Singapore prides itself on being among the world’s greenest cities. But to visual artist Marvin Tang, there is more to the story of its sculpted greenery and “A City in a Garden” slogan. Through his work, he attempts to dissect its structural, cultural and historical narratives and explore the idea of collective identities.
In his latest research project The Colony (2018 – ongoing), Tang — currently artist-in-residence at the NTU Centre for Contemporary Art Singapore — examines the role and impact of botanical institutions established during the colonial era.
“Singapore’s Garden City story doesn’t just begin with founding Prime Minister Lee Kuan Yew but dates as far back as our colonial history,” explains Tang, from his residency studio at Gillman Barracks — an airy space filled with mini LED-lighted terrariums, stacks of research papers, maps and illustrations of plant species tacked on walls. An array of latex cubes, representing an average yield of a Hevea brasiliensis (rubber tree) at its prime, lines his desk.
Tang’s project focuses on the movement of seeds, plants, and people at a time when the British established its overseas colonies between the 16th and 19th centuries. The British empire, at its height, was the world’s largest, with conquests spanning North America, Australia, Africa, and Asia.
According to Tang, the colonial power “saw the world as its plantation” and envisioned a planetary garden where it would bring valuable plants on expeditions to far-flung corners of the world for crop cultivation.
Singapore was regarded as a ripe testing ground — a place to cultivate rubber seeds from Brazil and nutmeg from Indonesia’s Spice Islands, as well as plant Senegal Mahogany trees from Africa, which are still among the biggest evergreens that line our parks and roads.
Tang’s research was partially inspired by his fascination with the Wardian case — invented by British physician and fern enthusiast Dr Nathaniel Bagshaw Ward in the 1830s — a forerunner to the modern terrarium. A protective enclosure with glass windows, it allowed plants to endure long sea journeys and played a part in dramatically reshaping global politics and trade.
But it was while studying for his Masters in Photography, at the University of the Arts London, that the idea for The Colony took root. It had hit him that colonial systems weren’t just historical legacies that had been put to bed. “I realised how unaware I was of their butterfly effect and how we continue to live with remnants of colonisation every day,” he shares.
For instance, it was the implications of global plant migration and the need to sustain booming plantation economies in the colonial era that led to massive labour migrations — a key force in shaping Singapore’s entrepot port status as well as multicultural identity, with British officials and Chinese and Indian labourers flocking to Singapore for work and opportunity.
Nature also featured prominently in Tang’s previous works, which sought to establish a new understanding of the environment here.
He first began to investigate the citystate’s complex relationship with its garden identity in Stateland (2015), which depicts plots of gardens and plantations formed secretly within the state-owned forested grounds in Singapore. His forays into the forests in Thomson Road and Choa Chu Kang delivered unexpected discoveries: a chilli plantation half the size of a football field, flourishing plots of eggplant and okra, even a bag of used condoms thought to be from a forest brothel.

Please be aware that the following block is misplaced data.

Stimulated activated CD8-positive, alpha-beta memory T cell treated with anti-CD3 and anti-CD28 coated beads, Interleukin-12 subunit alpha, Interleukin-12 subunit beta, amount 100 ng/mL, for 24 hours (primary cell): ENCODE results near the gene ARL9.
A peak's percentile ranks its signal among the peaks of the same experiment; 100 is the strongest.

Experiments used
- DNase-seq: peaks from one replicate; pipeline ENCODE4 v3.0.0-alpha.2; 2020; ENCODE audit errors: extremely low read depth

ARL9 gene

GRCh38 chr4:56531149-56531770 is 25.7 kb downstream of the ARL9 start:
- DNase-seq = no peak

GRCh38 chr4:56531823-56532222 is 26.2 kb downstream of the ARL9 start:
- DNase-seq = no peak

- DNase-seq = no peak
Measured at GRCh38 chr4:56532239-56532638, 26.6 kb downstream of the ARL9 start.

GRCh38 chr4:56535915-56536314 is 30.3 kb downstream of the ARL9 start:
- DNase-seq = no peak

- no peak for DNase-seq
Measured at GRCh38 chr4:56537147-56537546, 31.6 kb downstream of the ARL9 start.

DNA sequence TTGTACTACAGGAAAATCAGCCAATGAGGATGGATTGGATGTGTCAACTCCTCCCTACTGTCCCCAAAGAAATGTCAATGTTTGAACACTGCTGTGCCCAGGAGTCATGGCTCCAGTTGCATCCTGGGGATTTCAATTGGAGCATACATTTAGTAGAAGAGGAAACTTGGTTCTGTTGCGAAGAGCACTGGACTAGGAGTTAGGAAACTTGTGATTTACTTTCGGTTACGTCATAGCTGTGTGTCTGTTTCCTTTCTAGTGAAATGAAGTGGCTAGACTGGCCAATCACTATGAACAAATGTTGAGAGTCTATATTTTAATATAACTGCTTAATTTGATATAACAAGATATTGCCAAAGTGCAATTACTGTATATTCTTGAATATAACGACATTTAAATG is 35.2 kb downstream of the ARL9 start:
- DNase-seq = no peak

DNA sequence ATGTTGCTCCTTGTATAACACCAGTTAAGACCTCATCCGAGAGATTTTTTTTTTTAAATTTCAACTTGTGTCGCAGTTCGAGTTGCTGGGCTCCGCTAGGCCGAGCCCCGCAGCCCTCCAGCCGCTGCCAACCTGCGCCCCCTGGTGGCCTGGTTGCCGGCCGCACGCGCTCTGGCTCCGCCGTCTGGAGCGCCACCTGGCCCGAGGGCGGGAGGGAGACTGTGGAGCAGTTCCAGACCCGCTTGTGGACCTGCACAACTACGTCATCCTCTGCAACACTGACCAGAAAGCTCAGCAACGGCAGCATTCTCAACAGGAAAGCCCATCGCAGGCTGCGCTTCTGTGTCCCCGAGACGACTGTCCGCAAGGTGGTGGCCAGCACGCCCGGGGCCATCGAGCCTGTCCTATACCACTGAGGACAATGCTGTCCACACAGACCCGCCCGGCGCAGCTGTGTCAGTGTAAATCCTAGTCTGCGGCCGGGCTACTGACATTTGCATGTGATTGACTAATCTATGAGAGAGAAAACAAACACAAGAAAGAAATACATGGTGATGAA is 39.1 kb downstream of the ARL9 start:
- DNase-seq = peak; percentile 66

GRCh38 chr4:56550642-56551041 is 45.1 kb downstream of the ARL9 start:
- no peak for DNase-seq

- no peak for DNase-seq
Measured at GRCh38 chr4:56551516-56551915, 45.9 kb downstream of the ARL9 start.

From talking to gardeners, Tang learnt that the plots were grown by nearby residents who were mostly retirees with a longing to relive their kampung days. In rapidly urbanising Singapore, cultivation on state land is one way for citizens to reclaim land for themselves and make it their own. “It’s very telling of how space is a huge want for people, especially in a concrete jungle like Singapore,” he says.
Likewise, in Invaders (2014), Tang imagines a world overtaken by lush nature, as inspired by Alan Weisman’s book The World Without Us. In 2018, he presented The Mountain Survey (2018) at Alliance Française Singapore, which depicts various mountainous landscapes and nature reserves in Singapore. Once vital during the building boom in the 1970s to 1980s, these “mountainous” former granite quarries are now spaces of tranquility.
Most recently, The Colony Archive (2019 – present) — a subset of the wider The Colony project — was presented at the group exhibition The Seeds We Sow, which opened in April at the Mizuma Gallery. Featuring the works of four local artists, the exhibition centres on themes such as the tension between human intervention and the natural environment.
“We align ourselves so much with this ‘city in a garden’ narrative, but in reality it’s difficult to define what exactly nature is, especially when so much of it is just secondary forests and when more and more gardens are being built by the authorities now,” Tang shares.
“I sometimes wonder if our idea of nature will be shaped by NParks.”
Still, Tang is quick to dismiss notions of his work being read as anti-establishment. “All systems of power need to be critiqued. But at the same time, it is these decisions that make up our environmental and natural history,” he says.
Beyond seeing nature spots as just tourism magnets, Tang feels that citizens can understand their collective narrative when they know more about the plants in Singapore, their origins and influence. Only then can they truly have ownership over it.
“It goes beyond romanticising the idea of us living on a tropical island. As citizens, we need to be convinced of this identity, to consume it in our own way, and to allow for it to develop in our own sensibility,” he says.